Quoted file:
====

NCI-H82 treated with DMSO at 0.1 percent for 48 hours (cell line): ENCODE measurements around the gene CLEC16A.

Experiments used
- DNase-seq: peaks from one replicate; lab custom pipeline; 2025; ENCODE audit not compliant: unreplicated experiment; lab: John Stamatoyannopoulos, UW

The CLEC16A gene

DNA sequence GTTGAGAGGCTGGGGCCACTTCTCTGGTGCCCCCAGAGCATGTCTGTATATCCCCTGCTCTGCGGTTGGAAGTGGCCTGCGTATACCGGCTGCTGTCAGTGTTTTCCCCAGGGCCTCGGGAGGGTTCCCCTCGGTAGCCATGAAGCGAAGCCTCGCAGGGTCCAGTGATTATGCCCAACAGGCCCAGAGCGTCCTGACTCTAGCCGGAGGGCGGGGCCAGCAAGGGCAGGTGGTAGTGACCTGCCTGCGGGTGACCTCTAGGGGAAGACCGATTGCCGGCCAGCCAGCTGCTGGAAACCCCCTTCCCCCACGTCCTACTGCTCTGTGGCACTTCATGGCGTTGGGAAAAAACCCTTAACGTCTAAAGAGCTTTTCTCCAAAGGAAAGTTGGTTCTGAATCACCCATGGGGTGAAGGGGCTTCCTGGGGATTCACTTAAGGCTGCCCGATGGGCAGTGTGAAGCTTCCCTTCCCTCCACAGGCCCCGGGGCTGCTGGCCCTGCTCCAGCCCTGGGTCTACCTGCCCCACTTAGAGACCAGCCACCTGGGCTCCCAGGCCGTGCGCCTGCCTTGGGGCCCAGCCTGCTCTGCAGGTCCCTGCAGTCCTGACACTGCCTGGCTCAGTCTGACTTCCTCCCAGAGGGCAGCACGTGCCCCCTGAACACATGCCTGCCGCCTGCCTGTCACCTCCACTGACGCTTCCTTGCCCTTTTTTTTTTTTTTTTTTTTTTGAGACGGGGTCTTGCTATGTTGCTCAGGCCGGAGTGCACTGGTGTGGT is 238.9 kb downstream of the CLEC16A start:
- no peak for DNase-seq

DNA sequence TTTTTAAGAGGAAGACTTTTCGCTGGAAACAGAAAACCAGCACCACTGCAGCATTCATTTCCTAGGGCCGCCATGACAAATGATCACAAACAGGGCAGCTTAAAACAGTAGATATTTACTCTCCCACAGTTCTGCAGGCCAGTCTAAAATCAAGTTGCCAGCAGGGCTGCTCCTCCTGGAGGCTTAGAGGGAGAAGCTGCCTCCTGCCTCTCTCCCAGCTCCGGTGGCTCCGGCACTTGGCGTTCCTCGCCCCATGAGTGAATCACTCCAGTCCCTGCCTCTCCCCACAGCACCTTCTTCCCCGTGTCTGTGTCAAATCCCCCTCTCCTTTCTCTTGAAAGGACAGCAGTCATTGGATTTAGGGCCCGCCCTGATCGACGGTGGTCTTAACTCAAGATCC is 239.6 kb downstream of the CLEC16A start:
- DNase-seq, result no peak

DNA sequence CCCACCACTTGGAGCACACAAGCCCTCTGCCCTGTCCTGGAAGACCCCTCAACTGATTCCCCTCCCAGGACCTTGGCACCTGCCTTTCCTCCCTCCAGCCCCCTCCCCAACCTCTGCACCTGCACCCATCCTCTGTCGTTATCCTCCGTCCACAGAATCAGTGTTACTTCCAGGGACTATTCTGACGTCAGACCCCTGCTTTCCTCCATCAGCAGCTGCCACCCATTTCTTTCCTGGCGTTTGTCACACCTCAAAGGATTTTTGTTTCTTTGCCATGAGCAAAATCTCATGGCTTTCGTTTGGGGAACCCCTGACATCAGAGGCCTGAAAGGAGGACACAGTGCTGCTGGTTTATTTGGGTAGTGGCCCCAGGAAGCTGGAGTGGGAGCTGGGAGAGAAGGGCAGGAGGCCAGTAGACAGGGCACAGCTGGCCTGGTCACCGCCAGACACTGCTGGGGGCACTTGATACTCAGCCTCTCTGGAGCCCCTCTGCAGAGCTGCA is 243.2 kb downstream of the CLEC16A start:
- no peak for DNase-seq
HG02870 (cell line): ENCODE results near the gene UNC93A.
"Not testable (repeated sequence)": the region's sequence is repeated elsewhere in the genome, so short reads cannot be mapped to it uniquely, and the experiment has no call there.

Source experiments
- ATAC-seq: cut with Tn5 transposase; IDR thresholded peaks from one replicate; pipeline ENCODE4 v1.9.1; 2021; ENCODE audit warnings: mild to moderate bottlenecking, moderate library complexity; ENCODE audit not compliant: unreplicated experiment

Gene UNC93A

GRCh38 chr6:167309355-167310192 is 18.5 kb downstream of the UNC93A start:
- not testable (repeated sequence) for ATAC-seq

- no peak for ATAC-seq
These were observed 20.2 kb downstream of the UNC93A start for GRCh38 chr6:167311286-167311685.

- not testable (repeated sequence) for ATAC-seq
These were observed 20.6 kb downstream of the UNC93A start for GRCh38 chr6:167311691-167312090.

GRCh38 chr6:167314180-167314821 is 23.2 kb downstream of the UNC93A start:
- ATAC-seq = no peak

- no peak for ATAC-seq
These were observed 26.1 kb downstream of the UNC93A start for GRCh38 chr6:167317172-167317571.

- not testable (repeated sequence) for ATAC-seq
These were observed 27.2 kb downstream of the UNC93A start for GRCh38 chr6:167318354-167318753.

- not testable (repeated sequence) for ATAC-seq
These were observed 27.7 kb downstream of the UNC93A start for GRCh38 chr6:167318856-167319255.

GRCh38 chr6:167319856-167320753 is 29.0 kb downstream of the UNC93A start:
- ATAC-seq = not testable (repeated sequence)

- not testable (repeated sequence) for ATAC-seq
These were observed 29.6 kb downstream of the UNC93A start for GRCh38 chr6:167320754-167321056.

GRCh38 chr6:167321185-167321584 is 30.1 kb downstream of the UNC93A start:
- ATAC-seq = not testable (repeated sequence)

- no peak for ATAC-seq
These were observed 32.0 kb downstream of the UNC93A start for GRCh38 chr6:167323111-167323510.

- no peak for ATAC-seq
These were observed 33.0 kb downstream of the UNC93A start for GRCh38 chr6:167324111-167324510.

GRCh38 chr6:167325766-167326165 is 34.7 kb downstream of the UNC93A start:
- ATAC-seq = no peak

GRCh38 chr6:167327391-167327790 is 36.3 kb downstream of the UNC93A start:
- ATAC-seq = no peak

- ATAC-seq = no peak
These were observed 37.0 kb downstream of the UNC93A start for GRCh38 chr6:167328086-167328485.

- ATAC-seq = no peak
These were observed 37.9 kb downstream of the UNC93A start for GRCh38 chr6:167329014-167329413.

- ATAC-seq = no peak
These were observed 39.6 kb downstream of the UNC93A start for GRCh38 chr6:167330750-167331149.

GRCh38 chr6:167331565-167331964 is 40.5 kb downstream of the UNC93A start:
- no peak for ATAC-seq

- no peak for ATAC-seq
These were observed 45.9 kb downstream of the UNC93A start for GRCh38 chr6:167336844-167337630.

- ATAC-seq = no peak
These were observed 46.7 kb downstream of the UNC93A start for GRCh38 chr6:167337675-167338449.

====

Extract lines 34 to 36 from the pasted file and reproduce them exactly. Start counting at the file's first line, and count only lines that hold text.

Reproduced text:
GRCh38 chr6:167321185-167321584 is 30.1 kb downstream of the UNC93A start:
- ATAC-seq = not testable (repeated sequence)

- no peak for ATAC-seq